1996 Sept 12 23:07 Sept 14 Sept 14
1997 Oct 1 16:51 Oct 2 Oct 2
1998 Sept 20 17:01 Sept 21 Sept 22
1999 Sept 9 22:02 Sept 11 Sept 11
2000 Sept 27 19:53 Sept 30 Sept 29
2001 Sept 17 10:27 Sept 18 Sept 19
2002 Sept 7 03:10 Sept 7 Sept 8
2003 Sept 26 03:09 Sept 27 Sept 27
2004 Sept 14 14:29 Sept 16 Sept 16
2005 Oct 3 10:28 Oct 4 Oct 4
2006 Sept 22 11:45 Sept 23 Sept 24
2007 Sept 11 12:44 Sept 13 Sept 13
2008 Sept 29 8:12 Sept 30 Oct 1
2009 Sept 18 18:44 Sept 19 Sept 21
2010 Sept 8 10:30 Sept 9 Sept 10
2011 Sept 27 11:09 Sept 29 Sept 28
2012 Sept 16 02:11 Sept 17 Sept 18
2013 Sept 5 11:36 Sept 5 Sept 7
2014 Sept 24 06:14 Sept 25 Sept 25
2015 Sept 13 06:41 Sept 14 Sept 14
2016 Oct 1 00:11 Oct 3 Oct 2
2017 Sept 20 05:30 Sept 21 Sept 22
2018 Sept 9 18:01 Sept 10 Sept 11
2019 Sept 28 18:26 Sept 30 Sept 29
2020 Sept 17 11:00 Sept 19 Sept 19
2021 Sept 7 00:52 Sept 7 Sept 8
2022 Sept 25 21:54 Sept 26 Sept 27
2023 Sept 15 01:40 Sept 16 Sept 16
2024 Oct 2 18:49 Oct 3 Oct 4
2025 Sept 21 19:54 Sept 23 Sept 24
2026 Sept 11 03:27 Sept 12 Sept 13
2027 Sept 30 02:36 Oct 2 Oct 1
2028 Sept 18 18:24 Sept 21 Sept 21
2029 Sept 8 10:44 Sept 10 Sept 10
2030 Sept 27 09:54 Sept 28 Sept 28
2031 Sept 16 18:47 Sept 18 Sept 18
2032 Sept 4 20:56 Sept 6 Sept 7
It can be seen that for the Hebrew month of Tishri to begin earlier than the corresponding Gregorian lunar month is fairly common in this sample, occurring seventeen times in thirty-eight years. For Tishri to begin on the same day as the corresponding Gregorian month is almost as common, occuring sixteen times. In the remaining five of the thirty-eight years, the Gregorian lunar month begins a day earlier than Tishri. It is possible for the Gregorian month to begin two days prior to Tishri 1, though no cases occur in the years listed here.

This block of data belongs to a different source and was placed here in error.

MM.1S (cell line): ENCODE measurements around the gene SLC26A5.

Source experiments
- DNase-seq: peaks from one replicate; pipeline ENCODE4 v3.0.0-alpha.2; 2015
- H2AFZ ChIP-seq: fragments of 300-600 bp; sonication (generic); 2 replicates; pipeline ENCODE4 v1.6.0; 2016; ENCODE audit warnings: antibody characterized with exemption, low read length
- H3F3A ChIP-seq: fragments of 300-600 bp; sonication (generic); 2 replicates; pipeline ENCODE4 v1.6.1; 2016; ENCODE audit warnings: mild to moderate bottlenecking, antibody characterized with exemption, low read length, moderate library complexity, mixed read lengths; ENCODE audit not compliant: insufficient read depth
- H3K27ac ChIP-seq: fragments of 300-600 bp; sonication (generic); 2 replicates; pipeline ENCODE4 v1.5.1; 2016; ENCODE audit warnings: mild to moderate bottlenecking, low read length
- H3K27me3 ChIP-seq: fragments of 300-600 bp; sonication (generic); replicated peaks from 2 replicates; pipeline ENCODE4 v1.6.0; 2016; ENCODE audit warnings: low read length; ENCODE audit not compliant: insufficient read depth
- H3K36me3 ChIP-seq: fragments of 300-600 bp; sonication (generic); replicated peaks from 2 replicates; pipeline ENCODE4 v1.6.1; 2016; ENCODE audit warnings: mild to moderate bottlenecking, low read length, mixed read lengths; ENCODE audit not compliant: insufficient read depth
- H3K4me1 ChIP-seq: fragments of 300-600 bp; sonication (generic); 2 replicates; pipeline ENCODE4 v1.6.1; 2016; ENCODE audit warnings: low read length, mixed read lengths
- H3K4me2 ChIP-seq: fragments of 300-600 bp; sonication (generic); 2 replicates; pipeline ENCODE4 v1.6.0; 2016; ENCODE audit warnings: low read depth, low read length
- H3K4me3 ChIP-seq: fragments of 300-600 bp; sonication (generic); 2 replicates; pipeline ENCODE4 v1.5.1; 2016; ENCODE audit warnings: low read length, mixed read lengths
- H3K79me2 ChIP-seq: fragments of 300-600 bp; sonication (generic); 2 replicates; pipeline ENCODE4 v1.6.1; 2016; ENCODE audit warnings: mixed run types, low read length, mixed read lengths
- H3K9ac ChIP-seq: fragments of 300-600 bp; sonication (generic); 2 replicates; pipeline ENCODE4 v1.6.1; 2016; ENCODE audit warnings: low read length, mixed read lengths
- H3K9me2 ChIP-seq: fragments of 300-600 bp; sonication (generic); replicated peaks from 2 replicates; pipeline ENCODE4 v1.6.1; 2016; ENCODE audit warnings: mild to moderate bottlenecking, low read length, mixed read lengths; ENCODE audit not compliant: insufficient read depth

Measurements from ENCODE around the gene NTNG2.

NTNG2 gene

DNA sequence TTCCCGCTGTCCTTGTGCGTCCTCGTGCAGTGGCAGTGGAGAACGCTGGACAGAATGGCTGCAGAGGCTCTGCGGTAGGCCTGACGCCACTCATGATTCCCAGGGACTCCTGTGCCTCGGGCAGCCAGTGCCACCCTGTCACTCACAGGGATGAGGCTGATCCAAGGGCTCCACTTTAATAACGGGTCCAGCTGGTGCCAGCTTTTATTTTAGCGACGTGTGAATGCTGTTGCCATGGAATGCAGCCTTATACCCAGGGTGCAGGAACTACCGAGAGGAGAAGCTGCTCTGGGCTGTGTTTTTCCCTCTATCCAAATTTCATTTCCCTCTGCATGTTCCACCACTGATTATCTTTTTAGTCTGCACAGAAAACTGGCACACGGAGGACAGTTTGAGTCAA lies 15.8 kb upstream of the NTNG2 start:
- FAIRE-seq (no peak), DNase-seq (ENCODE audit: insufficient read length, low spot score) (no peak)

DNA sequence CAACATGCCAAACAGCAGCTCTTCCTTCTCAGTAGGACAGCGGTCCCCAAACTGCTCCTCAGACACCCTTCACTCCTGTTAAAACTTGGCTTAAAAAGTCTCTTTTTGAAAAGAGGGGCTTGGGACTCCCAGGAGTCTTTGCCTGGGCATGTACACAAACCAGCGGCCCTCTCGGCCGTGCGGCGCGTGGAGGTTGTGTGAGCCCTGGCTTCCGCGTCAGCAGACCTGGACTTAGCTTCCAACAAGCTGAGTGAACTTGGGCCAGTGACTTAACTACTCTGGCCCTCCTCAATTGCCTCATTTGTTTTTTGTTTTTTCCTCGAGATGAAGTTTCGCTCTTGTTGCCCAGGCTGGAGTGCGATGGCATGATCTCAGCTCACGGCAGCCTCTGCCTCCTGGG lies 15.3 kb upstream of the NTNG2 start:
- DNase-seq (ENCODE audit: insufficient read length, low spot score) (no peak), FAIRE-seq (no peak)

This is not quite the whole story, though. Under the rules currently in force for the Gregorian lunar calendar, a lunar month beginning in September, on September 27th or earlier, has 29 days. The Hebrew month of Tishri always has 30 days. This means that at the beginning of the next lunar month, the Hebrew calendar will be one day behind the Gregorian lunar calendar in every year in which the month of Tishri begins on the same day as the Gregorian new moon, if this day is September 27th or earlier. If the table showed a comparison for the month of Heshvan instead of for the month of Tishri, it would show the Hebrew month starting on the same day as the Gregorian month in sixteen years out of thirty-eight, starting a day later than the Gregorian in eighteen years out of thirty-eight, and starting earlier than the Gregorian in four years of the thirty-eight. So occasions when a Hebrew month begins earlier than the corresponding Gregorian lunar month are sometimes balanced by occasions in other years when some other Hebrew month begins later than the corresponding Gregorian lunar month.
In both lunar calendars, the day starts at 18:00 on the day prior to the one listed in the table. Comparison of the new moon dates to the times of the true conjunctions listed in the first column shows that the Hebrew month begins before the conjunction in seven years out of the thirty-eight (2002, 2009, 2013, 2018, 2021, 2022, and 2024), while the Gregorian lunar month begins before the true conjunction only once, in 2019. In the month following that shown in the table, the Hebrew month begins before the true conjunction in two years out of the thirty-eight , while the Gregorian begins before the true conjunction in four years. This may indicate that the Hebrew month begins before the true conjunction at 0 degrees longitude slightly more often than the Gregorian month does. But if so, the effect is slight.
Clearly the "postponements" in the Hebrew calendar are working to push the new moon past the conjunction. Hence my comment over at Multiple Musings exaggerated somewhat the tendency of the Hebrew new moon to occur closer to the lunar conjunction than the Gregorian new moon. This tendency is there, but it is often overridden by the Hebrew calendar's "postponements", as scholars from Maimonides on have noted. In particular, the two-day difference in the current month--Saturday, April 11th, 2009 is the 15th day of the moon by the Gregorian lunar calendar but the 17th of Nisan by the Jewish calendar--is probably due more to the vicissitudes of these postponements, and the different scheduling of 30-day and 29-day months in the two calendars, than to any underlying bias of the Jewish calendar toward the day of the mean conjunction.